The differences have to be taken into consideration by both designer and welder. The high thermal expansionand low thermal conductivity of the austenitic steels lead to higher shrinkage stresses in the weld thanwhen carbon and ferritic steels are used. Thin sections of austenitic steels may therefore be deformed when an abnormally high heat input is used
These steels are mainly used in wet environments. Withincreasing chromium and molybdenum contents, the steels become increasingly resistant to aggressive solutions. The higher nickel content reduces the risk of stress corrosion cracking. Austenitic steels are more or less resistant to general corrosion, crevice corrosion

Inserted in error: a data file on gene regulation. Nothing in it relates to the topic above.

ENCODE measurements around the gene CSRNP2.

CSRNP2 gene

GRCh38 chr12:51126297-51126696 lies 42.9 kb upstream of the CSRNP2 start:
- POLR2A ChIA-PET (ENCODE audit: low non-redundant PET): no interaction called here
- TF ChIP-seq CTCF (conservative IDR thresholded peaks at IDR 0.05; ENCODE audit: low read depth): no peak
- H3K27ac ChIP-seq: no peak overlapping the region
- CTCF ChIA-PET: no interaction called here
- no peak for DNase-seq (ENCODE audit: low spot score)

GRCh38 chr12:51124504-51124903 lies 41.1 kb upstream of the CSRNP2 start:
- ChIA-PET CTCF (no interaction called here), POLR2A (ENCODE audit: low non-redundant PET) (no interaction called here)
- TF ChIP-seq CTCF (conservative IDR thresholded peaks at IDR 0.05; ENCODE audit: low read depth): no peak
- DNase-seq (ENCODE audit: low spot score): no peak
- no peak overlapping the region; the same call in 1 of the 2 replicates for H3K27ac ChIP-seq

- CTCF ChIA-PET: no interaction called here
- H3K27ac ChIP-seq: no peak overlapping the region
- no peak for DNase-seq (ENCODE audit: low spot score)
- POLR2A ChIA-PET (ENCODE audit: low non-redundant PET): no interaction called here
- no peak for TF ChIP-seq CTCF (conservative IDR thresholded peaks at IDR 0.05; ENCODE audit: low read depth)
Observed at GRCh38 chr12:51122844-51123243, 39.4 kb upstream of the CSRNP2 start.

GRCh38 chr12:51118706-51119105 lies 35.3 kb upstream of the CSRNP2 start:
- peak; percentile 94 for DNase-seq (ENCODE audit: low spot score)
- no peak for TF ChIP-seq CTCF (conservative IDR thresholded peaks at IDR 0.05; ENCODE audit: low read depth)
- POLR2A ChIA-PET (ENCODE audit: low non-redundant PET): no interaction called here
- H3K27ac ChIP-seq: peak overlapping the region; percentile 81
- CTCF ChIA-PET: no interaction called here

and pitting, depending on the quantity of alloying elements.
Resistance to pitting and crevice corrosion is very important if the steel is to be used in chloride-containing environments. Resistance to pitting and crevice corrosion increases with increasing contents of chromium, molybdenum and nitrogen.